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Dodgers: Bad Decisions, Not Analytics, Are to Blame for NLDS Loss

Weighing in on a popular misconception.

LOS ANGELES, CA - NOVEMBER 01: Dodger President of Baseball Operations Andrew Friedman talks about the baseball season and the future of the team and players during a press conference at Dodger Stadium in Los Angeles on Thursday, Nov. 1, 2018. (Photo by Scott Varley/Digital First Media/Torrance Daily Breeze via Getty Images)

It feels like an entire off-season since the end of the NLDS, yet in reality it’s only been a week. Some are moving onto a hot stove mindset, but for most (myself included), the devastation of the loss still weighs heavily. 

While it would make more sense to shift gears and focus on off-season moves, the truth is this first-round loss is one that should be discussed and evaluated for a long time. It is a paramount disaster for the franchise, one that justly calls into question everything about how they operate. 

As I’ve made clear, I agree with most of the narratives. The first is Clayton Kershaw’s label as a postseason failure. Look…he’s still the regular season GOAT, and I hope those fans who threw his jersey onto the field and ran it over in the Dodger Stadium parking lot never set foot in Elysian Park again. 

I’ll be honest with you, though: I gave up defending Kershaw in the playoffs immediately after game 5 of the 2017 World Series. I maintain (and always will) that performance is the central source of blame for not winning that series (a blame shared with others, of course). Game 5 of this NLDS unfortunately only adds to that. 

The next is Dave Roberts’ playoff managing, which is the main reason for this particular loss. I won’t elaborate here, as I already did that. Another is Andrew Friedman’s unwillingness to trade prospects for relief help or other big acquisitions. This one is debatable, but whether by trade or free agency, it is indeed time for the front office to get more creative

There is another prevailing narrative, however, that is dubious and frankly nonsubstantive. That is that the Dodgers lost to the Nationals due to over-reliance on analytics, apparently made true by dint of Roberts’ terrible decision-making. It’s a belief even Hall of Famer Pedro Martinez shares.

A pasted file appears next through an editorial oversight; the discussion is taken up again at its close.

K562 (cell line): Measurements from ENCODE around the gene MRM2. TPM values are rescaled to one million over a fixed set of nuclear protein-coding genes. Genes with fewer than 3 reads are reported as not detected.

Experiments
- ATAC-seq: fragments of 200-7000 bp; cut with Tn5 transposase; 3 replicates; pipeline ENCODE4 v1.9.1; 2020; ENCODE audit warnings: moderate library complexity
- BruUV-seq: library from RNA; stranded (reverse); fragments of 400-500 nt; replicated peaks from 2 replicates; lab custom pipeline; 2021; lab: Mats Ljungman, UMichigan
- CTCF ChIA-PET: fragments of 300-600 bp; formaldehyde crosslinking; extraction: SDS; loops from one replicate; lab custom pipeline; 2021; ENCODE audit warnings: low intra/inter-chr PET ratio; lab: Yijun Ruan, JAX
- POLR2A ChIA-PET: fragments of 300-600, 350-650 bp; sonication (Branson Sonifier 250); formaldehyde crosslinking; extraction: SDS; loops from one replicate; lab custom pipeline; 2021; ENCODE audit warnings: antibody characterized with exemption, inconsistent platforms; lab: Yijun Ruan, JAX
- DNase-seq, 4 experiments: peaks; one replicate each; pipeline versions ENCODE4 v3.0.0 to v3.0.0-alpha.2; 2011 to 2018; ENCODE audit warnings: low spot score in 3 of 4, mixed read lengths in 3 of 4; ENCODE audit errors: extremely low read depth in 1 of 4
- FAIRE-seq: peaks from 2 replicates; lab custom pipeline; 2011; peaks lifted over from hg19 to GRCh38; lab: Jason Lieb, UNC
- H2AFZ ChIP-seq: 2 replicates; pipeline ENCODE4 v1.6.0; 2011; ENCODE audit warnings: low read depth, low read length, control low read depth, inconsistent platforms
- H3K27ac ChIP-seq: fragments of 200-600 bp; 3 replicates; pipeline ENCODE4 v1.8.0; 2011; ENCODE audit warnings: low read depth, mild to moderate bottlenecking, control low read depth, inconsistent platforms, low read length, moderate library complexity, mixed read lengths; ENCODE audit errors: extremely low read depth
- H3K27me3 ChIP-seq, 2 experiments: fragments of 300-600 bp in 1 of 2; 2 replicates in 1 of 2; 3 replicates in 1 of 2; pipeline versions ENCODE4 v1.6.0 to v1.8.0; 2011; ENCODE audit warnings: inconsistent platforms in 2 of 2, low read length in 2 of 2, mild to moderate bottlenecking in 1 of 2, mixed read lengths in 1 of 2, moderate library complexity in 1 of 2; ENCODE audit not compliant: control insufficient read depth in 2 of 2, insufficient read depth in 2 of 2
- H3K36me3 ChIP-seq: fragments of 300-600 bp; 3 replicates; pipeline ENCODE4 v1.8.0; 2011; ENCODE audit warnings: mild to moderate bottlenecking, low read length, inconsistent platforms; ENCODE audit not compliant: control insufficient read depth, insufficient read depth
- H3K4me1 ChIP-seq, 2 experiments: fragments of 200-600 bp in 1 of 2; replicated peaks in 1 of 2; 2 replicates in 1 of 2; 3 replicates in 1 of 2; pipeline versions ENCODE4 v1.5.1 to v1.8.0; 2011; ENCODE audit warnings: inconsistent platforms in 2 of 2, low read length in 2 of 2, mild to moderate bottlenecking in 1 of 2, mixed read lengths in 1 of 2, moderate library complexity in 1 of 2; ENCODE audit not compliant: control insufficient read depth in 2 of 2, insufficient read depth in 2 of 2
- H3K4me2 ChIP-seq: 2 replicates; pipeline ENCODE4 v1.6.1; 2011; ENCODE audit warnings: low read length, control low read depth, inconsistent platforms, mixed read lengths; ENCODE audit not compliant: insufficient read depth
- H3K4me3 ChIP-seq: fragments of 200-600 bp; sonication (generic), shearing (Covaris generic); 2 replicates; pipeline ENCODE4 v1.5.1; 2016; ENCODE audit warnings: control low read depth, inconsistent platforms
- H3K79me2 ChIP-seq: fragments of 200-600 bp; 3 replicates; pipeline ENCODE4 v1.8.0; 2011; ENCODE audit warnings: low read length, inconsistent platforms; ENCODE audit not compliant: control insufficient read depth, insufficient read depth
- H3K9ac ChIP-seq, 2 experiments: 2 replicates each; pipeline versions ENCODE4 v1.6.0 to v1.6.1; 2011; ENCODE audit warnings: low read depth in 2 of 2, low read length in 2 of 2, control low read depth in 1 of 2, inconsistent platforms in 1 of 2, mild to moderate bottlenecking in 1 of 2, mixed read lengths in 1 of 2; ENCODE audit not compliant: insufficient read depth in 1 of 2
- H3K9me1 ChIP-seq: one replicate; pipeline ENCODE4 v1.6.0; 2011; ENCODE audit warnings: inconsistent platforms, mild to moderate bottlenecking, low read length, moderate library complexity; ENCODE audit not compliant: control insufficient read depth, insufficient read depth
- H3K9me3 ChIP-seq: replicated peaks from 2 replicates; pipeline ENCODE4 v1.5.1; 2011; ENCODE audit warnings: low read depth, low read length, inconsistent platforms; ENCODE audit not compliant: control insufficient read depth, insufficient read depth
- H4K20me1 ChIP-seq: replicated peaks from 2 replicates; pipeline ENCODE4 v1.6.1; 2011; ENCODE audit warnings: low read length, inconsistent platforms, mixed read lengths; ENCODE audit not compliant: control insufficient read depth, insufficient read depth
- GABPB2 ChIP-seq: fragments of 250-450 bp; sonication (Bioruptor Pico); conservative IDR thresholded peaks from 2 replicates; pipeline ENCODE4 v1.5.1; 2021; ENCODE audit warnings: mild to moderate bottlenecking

Except, his moves were not tied to analytics. Quite the opposite, they failed because they weren’t anywhere near that. They were, by his own admission, “gut” moves completely divorced from statistics. 

Let’s start with the move that set the game spiraling off course, letting Kershaw pitch the 8th. By every measure, this was not an analytically-driven decision. In addition to Kershaw’s checkered October past, he is evidently not the same pitcher he was in his prime. His fastball velocity is down, thus taking the bite off his once famous slider. 

Another damning statistic is that of Kershaw’s performance in the first inning throughout 2019. With an ERA that got as high as 6.00 in the first frame, often due to surrendering home runs, having him pitch a veritable first inning with the season on the line in the 8th makes even less sense. 

Put it all together, and it’s highly unlikely anyone in the analytics department advocated for a full inning from Kershaw in this scenario. Yet Roberts’ defense of his indefensible decision showed he threw out all of those verifiable factors in favor of reeky sentimentality.

“He’s probably the best pitcher of our generation,” he blandly stated afterwards. “It just didn’t work out. There’s always going to be second-guessing. But I’ll take my chances any day on Clayton.” 

Right there is an admission that he didn’t follow any predetermined playbook. He plainly stated that he did it out of reverence for Kershaw’s cumulative track record, rather than any merit in the present.  

If he were more statistical, he likely would have used Kenta Maeda from the start, who has a far better playoff track record and had absolutely dealt throughout this NLDS. Roberts had reservations about him facing Juan Soto, which is understandable, but that leads into another head-scratcher. 

If Roberts were sticking to analytics for that concern, he likely would have summoned Adam Kolarek in either the 8th or 10th to face Soto. In three match-ups, Kolarek had tamed Soto each time, two by strikeout. That’s a case where playing by the book had worked perfectly, and deviating from it proved disastrous. 

Finally, another move that clearly wasn’t analytical was sending Joe Kelly out for the 10th inning. This was the first time Kelly had worked multiple innings since August 24, with viable options like Dustin May, Julio Urias and Kenley Jansen available to lock down the 10th. No algorithms could possibly justify that. 

After Kelly surrendered the grand slam to Howie Kendrick, Roberts showed his lack of logic even further by letting him face two more batters before finally summoning Jansen. This, to me, showed carelessness on his part.  

Of course, I could be wrong on some (or all) of this. It’s no secret that most managers today are basically figureheads for analytical FOs that call the shots. Maybe every move Roberts executed was handed down from the top. 

Yet I have a hard time believing that. I am not putting Friedman and company beyond reproach, but what transpired in the last game of the season is the result of plainly incompetent managing, not the cutting-edge approach that has led many teams (the Dodgers included) to great success.